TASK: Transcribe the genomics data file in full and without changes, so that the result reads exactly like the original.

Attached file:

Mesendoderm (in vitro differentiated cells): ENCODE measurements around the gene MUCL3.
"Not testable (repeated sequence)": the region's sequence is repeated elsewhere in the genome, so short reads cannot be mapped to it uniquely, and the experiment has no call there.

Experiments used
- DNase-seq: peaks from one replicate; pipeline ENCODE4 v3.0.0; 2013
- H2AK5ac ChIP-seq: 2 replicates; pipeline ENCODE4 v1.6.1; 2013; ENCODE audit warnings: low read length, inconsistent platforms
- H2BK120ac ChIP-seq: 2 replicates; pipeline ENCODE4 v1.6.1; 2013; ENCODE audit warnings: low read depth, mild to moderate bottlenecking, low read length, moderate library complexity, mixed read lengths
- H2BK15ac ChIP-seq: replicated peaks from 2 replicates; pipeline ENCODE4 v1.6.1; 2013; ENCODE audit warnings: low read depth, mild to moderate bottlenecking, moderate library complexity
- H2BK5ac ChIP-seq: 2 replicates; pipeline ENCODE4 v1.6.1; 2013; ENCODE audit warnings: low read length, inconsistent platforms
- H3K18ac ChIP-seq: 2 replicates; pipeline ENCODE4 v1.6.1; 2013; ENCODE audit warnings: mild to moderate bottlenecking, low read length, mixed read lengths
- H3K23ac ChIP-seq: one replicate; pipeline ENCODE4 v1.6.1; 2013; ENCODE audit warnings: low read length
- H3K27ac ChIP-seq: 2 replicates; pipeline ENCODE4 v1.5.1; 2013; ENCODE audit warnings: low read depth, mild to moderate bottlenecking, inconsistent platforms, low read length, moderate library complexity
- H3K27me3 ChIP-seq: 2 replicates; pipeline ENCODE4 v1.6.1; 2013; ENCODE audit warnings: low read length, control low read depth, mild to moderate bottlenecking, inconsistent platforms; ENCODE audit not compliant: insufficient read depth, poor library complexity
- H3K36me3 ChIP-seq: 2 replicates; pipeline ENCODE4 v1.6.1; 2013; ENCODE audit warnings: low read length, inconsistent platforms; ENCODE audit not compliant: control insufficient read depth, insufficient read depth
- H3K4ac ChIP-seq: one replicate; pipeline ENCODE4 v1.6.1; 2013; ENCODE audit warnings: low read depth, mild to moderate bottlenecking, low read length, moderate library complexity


Mesendoderm (in vitro differentiated cells): ENCODE measurements around the gene MUCL3.
"Not testable (repeated sequence)": the region's sequence is repeated elsewhere in the genome, so short reads cannot be mapped to it uniquely, and the experiment has no call there.

Experiments used
- DNase-seq: peaks from one replicate; pipeline ENCODE4 v3.0.0; 2013
- H2AK5ac ChIP-seq: 2 replicates; pipeline ENCODE4 v1.6.1; 2013; ENCODE audit warnings: low read length, inconsistent platforms
- H2BK120ac ChIP-seq: 2 replicates; pipeline ENCODE4 v1.6.1; 2013; ENCODE audit warnings: low read depth, mild to moderate bottlenecking, low read length, moderate library complexity, mixed read lengths
- H2BK15ac ChIP-seq: replicated peaks from 2 replicates; pipeline ENCODE4 v1.6.1; 2013; ENCODE audit warnings: low read depth, mild to moderate bottlenecking, moderate library complexity
- H2BK5ac ChIP-seq: 2 replicates; pipeline ENCODE4 v1.6.1; 2013; ENCODE audit warnings: low read length, inconsistent platforms
- H3K18ac ChIP-seq: 2 replicates; pipeline ENCODE4 v1.6.1; 2013; ENCODE audit warnings: mild to moderate bottlenecking, low read length, mixed read lengths
- H3K23ac ChIP-seq: one replicate; pipeline ENCODE4 v1.6.1; 2013; ENCODE audit warnings: low read length
- H3K27ac ChIP-seq: 2 replicates; pipeline ENCODE4 v1.5.1; 2013; ENCODE audit warnings: low read depth, mild to moderate bottlenecking, inconsistent platforms, low read length, moderate library complexity
- H3K27me3 ChIP-seq: 2 replicates; pipeline ENCODE4 v1.6.1; 2013; ENCODE audit warnings: low read length, control low read depth, mild to moderate bottlenecking, inconsistent platforms; ENCODE audit not compliant: insufficient read depth, poor library complexity
- H3K36me3 ChIP-seq: 2 replicates; pipeline ENCODE4 v1.6.1; 2013; ENCODE audit warnings: low read length, inconsistent platforms; ENCODE audit not compliant: control insufficient read depth, insufficient read depth
- H3K4ac ChIP-seq: one replicate; pipeline ENCODE4 v1.6.1; 2013; ENCODE audit warnings: low read depth, mild to moderate bottlenecking, low read length, moderate library complexity